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An omnidirectional Wi-Fi® antenna is a vertical antenna that typically radiates its signal equally well in most directions. The signal strength decreases with distance and is often weaker directly above and below the antenna; a longer vertical frequently gives better performance. An omnidirectional antenna can also receive signals from all directions. Many wireless routers and Wi-Fi® access points use an omnidirectional Wi-Fi® antenna to reach all of the rooms in a home or office.
Several different designs exist for omnidirectional antennas. Some designs have more gain — signal amplification and reception sensitivity—than others. One of those with the least gain is commonly used on most consumer wireless access points and routers. Often known as the "rubber duck," it is named for the flexible rubber sheath that makes the Wi-Fi® antenna more durable. It is basically a piece of coax cable with a simple metal decoupler separating the shielded and unshielded portions of the cable. Compared to a perfect isotropic antenna, this design has a typical gain of 2-2.2 decibels (dBi).
An omnidirectional Wi-Fi® antenna with better gain is a long piece of copper wire with several carefully crafted loops in it; a gain of 4-15 dBi can often be produced, depending on the length and number of loops used. The wire is frequently encased in some form of plastic tubing to preserve its critical shape. Vehicle-mounted whip antennas are variations on this design. An omnidirectional Wi-Fi® antenna with about 6-8 dBi gain can also be created from eight very carefully constructed segments of coax cable. If space is very limited, a lower-gain alternative is a quarter-wave "spider" antenna—a radio frequency (RF) connector with a metallic base, a bit of coax and four stiff wire "legs" to form a ground plane.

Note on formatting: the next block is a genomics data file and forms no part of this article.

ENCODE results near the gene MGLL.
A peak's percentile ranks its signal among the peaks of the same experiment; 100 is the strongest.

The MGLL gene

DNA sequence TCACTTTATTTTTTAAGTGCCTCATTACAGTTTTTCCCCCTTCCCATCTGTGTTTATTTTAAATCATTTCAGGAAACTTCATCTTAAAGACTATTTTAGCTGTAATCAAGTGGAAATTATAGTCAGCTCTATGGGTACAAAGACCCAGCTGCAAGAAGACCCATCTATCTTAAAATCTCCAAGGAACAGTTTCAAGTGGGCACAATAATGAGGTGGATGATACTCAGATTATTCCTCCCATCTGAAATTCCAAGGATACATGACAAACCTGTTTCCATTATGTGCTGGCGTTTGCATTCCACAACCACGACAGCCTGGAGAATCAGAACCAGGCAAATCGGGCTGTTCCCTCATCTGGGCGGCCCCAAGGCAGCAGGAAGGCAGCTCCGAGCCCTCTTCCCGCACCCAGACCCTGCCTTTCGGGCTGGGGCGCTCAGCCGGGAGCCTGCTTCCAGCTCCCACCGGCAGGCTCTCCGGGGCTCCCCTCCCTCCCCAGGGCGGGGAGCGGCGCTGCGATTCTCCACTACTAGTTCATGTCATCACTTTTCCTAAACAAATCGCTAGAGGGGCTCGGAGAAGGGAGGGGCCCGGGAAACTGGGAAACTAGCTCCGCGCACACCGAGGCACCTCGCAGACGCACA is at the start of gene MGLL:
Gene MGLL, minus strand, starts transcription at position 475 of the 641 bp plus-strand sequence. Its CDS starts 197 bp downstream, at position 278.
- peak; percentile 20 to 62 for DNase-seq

A directional Wi-Fi® antenna may also be used in a home or office environment. In contrast with an omnidirectional Wi-Fi® antenna, it focuses the transmitted signal in just one direction; it also receives signals mainly from that same direction. The gain of a directional antenna is often much higher than an omnidirectional one, by 15-24 dBi or more. The signal is usually concentrated with the help of a metallic cylinder, dish, mesh or other reflective surface; this makes it ideal for longer-distance point-to-point communications as well. Both types of Wi-Fi® antennas can be used together — an omnidirectional one to serve a small area, in combination with a directional one to connect to a distant network.
It is possible to build a Wi-Fi® antenna or purchase one ready-made. Many books and websites illustrate how to assemble different types of Wi-Fi® antennas. They can often be constructed using simple tools and inexpensive materials. Some creative people have even built directional antennas from tin cans and cooking woks. A large number of commercial vendors sell mass-produced Wi-Fi® antennas as well.
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